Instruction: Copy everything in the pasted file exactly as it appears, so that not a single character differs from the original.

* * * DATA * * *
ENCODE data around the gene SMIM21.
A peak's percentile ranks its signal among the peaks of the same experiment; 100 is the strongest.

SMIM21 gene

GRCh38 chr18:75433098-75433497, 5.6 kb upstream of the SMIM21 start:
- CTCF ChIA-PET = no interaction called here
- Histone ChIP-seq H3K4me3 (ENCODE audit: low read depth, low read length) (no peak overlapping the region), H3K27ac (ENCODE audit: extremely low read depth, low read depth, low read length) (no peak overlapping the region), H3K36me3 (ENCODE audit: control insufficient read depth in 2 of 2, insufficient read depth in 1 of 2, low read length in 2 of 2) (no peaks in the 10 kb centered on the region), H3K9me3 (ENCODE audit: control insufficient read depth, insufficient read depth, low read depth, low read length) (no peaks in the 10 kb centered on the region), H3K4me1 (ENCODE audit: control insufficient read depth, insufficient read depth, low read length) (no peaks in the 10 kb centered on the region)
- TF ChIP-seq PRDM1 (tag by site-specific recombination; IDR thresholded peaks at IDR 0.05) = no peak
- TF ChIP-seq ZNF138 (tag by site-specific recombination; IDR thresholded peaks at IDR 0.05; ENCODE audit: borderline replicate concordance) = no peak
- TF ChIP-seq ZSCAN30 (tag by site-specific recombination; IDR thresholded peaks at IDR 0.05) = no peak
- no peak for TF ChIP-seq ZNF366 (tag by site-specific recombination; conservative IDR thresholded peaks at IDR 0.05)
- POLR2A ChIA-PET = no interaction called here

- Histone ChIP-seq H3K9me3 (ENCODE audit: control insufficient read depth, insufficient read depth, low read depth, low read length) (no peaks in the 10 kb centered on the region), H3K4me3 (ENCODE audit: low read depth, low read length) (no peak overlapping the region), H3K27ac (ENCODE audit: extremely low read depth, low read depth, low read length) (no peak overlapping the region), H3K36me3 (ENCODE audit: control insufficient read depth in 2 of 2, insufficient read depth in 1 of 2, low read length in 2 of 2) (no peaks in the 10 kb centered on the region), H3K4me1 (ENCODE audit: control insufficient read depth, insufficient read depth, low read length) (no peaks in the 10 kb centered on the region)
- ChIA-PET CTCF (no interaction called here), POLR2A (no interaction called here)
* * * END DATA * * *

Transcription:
ENCODE data around the gene SMIM21.
A peak's percentile ranks its signal among the peaks of the same experiment; 100 is the strongest.

SMIM21 gene

GRCh38 chr18:75433098-75433497, 5.6 kb upstream of the SMIM21 start:
- CTCF ChIA-PET = no interaction called here
- Histone ChIP-seq H3K4me3 (ENCODE audit: low read depth, low read length) (no peak overlapping the region), H3K27ac (ENCODE audit: extremely low read depth, low read depth, low read length) (no peak overlapping the region), H3K36me3 (ENCODE audit: control insufficient read depth in 2 of 2, insufficient read depth in 1 of 2, low read length in 2 of 2) (no peaks in the 10 kb centered on the region), H3K9me3 (ENCODE audit: control insufficient read depth, insufficient read depth, low read depth, low read length) (no peaks in the 10 kb centered on the region), H3K4me1 (ENCODE audit: control insufficient read depth, insufficient read depth, low read length) (no peaks in the 10 kb centered on the region)
- TF ChIP-seq PRDM1 (tag by site-specific recombination; IDR thresholded peaks at IDR 0.05) = no peak
- TF ChIP-seq ZNF138 (tag by site-specific recombination; IDR thresholded peaks at IDR 0.05; ENCODE audit: borderline replicate concordance) = no peak
- TF ChIP-seq ZSCAN30 (tag by site-specific recombination; IDR thresholded peaks at IDR 0.05) = no peak
- no peak for TF ChIP-seq ZNF366 (tag by site-specific recombination; conservative IDR thresholded peaks at IDR 0.05)
- POLR2A ChIA-PET = no interaction called here

- Histone ChIP-seq H3K9me3 (ENCODE audit: control insufficient read depth, insufficient read depth, low read depth, low read length) (no peaks in the 10 kb centered on the region), H3K4me3 (ENCODE audit: low read depth, low read length) (no peak overlapping the region), H3K27ac (ENCODE audit: extremely low read depth, low read depth, low read length) (no peak overlapping the region), H3K36me3 (ENCODE audit: control insufficient read depth in 2 of 2, insufficient read depth in 1 of 2, low read length in 2 of 2) (no peaks in the 10 kb centered on the region), H3K4me1 (ENCODE audit: control insufficient read depth, insufficient read depth, low read length) (no peaks in the 10 kb centered on the region)
- ChIA-PET CTCF (no interaction called here), POLR2A (no interaction called here)